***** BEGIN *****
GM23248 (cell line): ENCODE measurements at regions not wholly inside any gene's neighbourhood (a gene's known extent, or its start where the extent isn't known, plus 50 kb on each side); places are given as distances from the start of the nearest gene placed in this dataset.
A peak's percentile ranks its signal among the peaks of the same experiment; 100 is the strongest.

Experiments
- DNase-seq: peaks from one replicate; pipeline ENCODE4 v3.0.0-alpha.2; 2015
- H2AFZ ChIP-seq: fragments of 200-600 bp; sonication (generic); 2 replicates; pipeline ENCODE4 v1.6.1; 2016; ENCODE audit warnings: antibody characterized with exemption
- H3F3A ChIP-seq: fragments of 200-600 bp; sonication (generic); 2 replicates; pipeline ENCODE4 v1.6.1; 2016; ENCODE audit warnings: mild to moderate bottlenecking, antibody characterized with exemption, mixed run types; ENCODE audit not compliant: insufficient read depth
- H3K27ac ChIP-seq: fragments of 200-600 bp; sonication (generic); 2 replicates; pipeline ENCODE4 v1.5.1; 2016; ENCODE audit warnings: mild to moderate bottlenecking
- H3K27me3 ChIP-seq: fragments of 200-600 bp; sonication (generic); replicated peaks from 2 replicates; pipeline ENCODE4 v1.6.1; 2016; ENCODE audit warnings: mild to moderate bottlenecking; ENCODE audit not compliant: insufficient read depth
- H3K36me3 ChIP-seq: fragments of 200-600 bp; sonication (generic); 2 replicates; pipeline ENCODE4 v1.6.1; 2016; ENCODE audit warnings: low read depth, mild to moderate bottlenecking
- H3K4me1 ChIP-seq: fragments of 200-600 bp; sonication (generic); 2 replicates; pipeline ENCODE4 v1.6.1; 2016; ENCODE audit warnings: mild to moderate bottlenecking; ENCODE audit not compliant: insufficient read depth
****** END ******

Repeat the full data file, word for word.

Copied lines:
GM23248 (cell line): ENCODE measurements at regions not wholly inside any gene's neighbourhood (a gene's known extent, or its start where the extent isn't known, plus 50 kb on each side); places are given as distances from the start of the nearest gene placed in this dataset.
A peak's percentile ranks its signal among the peaks of the same experiment; 100 is the strongest.

Experiments
- DNase-seq: peaks from one replicate; pipeline ENCODE4 v3.0.0-alpha.2; 2015
- H2AFZ ChIP-seq: fragments of 200-600 bp; sonication (generic); 2 replicates; pipeline ENCODE4 v1.6.1; 2016; ENCODE audit warnings: antibody characterized with exemption
- H3F3A ChIP-seq: fragments of 200-600 bp; sonication (generic); 2 replicates; pipeline ENCODE4 v1.6.1; 2016; ENCODE audit warnings: mild to moderate bottlenecking, antibody characterized with exemption, mixed run types; ENCODE audit not compliant: insufficient read depth
- H3K27ac ChIP-seq: fragments of 200-600 bp; sonication (generic); 2 replicates; pipeline ENCODE4 v1.5.1; 2016; ENCODE audit warnings: mild to moderate bottlenecking
- H3K27me3 ChIP-seq: fragments of 200-600 bp; sonication (generic); replicated peaks from 2 replicates; pipeline ENCODE4 v1.6.1; 2016; ENCODE audit warnings: mild to moderate bottlenecking; ENCODE audit not compliant: insufficient read depth
- H3K36me3 ChIP-seq: fragments of 200-600 bp; sonication (generic); 2 replicates; pipeline ENCODE4 v1.6.1; 2016; ENCODE audit warnings: low read depth, mild to moderate bottlenecking
- H3K4me1 ChIP-seq: fragments of 200-600 bp; sonication (generic); 2 replicates; pipeline ENCODE4 v1.6.1; 2016; ENCODE audit warnings: mild to moderate bottlenecking; ENCODE audit not compliant: insufficient read depth